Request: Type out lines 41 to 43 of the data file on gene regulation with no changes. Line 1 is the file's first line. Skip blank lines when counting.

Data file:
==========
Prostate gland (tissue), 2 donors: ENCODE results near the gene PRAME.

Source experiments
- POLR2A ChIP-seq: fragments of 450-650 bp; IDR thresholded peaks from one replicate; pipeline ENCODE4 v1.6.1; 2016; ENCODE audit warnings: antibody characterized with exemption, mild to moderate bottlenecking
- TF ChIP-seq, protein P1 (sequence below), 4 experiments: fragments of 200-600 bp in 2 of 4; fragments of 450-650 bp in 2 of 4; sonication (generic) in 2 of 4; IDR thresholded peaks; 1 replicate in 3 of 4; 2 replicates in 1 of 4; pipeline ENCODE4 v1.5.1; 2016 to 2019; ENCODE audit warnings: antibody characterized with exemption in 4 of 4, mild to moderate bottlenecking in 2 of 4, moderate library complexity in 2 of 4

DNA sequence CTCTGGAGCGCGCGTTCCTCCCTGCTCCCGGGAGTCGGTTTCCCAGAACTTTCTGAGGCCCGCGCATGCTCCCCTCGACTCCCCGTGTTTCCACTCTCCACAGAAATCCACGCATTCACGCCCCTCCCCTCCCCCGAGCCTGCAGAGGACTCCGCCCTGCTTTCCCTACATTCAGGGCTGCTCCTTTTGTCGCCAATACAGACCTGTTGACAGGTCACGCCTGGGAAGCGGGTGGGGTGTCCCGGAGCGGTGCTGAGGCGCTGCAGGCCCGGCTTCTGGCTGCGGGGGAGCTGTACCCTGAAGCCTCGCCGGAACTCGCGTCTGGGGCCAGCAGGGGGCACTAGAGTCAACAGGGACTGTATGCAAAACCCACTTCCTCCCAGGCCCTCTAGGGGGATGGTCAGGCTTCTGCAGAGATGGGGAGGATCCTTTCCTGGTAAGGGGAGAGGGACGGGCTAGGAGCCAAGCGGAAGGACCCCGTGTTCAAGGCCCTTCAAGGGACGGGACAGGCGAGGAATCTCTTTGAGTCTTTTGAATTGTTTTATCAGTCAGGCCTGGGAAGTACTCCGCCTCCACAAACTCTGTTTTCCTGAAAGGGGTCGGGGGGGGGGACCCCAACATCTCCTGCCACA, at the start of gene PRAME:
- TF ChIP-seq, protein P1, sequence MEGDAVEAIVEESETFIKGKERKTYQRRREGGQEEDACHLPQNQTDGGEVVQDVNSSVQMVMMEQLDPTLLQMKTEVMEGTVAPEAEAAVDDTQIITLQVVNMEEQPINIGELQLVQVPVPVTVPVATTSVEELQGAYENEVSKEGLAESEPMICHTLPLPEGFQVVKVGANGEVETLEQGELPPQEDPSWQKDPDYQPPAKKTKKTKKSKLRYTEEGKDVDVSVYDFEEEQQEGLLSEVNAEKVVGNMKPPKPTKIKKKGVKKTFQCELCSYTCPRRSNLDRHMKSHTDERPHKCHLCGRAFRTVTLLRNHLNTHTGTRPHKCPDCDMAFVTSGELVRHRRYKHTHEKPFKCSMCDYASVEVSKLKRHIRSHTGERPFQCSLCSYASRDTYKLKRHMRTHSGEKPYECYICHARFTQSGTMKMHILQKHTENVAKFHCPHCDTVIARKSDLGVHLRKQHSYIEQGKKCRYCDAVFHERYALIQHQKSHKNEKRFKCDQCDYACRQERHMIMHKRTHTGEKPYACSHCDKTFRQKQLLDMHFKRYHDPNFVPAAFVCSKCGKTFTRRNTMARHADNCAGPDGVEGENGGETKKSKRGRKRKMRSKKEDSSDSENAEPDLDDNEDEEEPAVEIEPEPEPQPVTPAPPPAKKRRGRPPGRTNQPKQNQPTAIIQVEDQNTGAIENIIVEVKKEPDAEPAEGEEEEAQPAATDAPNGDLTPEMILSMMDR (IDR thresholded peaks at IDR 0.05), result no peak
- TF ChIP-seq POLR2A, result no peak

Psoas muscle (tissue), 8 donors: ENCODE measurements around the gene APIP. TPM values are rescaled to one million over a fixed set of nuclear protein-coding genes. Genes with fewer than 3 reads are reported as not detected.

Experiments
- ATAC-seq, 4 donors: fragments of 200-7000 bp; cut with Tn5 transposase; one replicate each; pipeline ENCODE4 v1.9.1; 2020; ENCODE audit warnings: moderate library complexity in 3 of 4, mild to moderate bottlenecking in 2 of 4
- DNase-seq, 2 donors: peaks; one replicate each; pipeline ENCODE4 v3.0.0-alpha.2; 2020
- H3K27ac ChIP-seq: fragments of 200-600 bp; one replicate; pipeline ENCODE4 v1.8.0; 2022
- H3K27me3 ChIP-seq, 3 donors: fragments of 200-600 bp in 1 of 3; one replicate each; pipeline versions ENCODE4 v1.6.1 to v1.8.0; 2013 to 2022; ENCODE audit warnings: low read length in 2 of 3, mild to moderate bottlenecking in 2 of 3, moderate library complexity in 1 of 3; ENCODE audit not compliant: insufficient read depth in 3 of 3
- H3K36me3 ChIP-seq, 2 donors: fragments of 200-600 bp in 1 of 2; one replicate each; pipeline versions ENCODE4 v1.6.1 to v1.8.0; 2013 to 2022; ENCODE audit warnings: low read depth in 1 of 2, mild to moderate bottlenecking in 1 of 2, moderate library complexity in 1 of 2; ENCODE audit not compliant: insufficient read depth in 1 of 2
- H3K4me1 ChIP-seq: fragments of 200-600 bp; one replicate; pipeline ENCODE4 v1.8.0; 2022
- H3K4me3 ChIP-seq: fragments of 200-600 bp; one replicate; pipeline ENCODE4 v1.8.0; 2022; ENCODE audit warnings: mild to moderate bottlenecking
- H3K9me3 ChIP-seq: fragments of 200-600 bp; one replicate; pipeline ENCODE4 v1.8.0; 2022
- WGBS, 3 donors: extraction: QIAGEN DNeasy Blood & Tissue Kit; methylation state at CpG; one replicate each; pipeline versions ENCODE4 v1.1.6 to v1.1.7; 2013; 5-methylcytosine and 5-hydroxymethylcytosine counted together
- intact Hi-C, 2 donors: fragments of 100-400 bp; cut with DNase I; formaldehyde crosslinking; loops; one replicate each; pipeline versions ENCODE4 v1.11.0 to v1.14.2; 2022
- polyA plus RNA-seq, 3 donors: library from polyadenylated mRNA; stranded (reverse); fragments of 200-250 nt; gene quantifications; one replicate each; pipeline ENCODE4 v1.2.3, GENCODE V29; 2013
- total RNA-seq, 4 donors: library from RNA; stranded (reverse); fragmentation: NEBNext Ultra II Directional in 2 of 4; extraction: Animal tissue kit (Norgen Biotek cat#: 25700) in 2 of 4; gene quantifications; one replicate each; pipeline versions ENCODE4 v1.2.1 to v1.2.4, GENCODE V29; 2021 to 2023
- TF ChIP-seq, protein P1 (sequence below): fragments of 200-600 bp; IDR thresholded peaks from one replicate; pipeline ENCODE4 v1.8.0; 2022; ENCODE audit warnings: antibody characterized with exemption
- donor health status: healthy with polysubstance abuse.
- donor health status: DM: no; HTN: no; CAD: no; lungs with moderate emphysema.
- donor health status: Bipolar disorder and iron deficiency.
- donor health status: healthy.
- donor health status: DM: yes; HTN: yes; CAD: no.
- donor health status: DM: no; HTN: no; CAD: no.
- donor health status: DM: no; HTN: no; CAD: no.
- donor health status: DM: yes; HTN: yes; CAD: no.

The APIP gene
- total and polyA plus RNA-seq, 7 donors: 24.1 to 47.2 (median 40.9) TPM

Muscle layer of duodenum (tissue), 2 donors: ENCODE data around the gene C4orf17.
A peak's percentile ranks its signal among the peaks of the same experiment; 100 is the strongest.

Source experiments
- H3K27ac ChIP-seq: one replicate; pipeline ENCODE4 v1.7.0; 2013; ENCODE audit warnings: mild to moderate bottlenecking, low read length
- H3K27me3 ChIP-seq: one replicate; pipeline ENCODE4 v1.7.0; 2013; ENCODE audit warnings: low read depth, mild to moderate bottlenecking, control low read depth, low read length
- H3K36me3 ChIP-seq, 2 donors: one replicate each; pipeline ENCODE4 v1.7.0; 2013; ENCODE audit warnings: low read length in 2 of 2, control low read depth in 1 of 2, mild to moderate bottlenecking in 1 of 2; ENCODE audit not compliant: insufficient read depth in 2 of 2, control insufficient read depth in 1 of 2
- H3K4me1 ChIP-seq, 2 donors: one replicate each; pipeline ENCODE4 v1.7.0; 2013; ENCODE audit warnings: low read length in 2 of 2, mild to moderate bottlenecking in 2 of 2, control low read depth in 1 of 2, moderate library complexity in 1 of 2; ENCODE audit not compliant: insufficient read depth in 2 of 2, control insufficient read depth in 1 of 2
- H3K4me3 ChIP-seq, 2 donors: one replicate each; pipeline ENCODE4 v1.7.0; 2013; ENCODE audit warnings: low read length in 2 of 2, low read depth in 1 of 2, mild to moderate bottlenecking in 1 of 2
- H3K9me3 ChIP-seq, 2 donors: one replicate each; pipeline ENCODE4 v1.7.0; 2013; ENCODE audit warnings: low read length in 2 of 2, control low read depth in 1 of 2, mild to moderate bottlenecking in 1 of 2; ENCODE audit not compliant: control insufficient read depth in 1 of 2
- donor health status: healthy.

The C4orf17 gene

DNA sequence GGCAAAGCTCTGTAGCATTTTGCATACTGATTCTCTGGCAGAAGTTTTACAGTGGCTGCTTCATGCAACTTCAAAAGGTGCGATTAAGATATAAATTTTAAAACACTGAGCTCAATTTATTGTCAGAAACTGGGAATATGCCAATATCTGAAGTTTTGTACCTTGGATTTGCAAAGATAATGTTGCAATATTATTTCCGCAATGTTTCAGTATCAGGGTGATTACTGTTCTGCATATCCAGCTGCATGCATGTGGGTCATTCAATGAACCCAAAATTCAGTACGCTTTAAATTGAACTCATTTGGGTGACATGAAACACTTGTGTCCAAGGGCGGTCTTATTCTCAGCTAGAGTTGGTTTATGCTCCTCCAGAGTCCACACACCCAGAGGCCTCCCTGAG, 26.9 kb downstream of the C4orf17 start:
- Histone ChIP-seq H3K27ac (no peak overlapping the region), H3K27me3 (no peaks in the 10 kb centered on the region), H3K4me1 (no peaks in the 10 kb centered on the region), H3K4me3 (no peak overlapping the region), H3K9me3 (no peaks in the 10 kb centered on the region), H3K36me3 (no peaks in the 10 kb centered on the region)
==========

- H3K9me3 ChIP-seq, 2 donors: one replicate each; pipeline ENCODE4 v1.7.0; 2013; ENCODE audit warnings: low read length in 2 of 2, control low read depth in 1 of 2, mild to moderate bottlenecking in 1 of 2; ENCODE audit not compliant: control insufficient read depth in 1 of 2
- donor health status: healthy.

The C4orf17 gene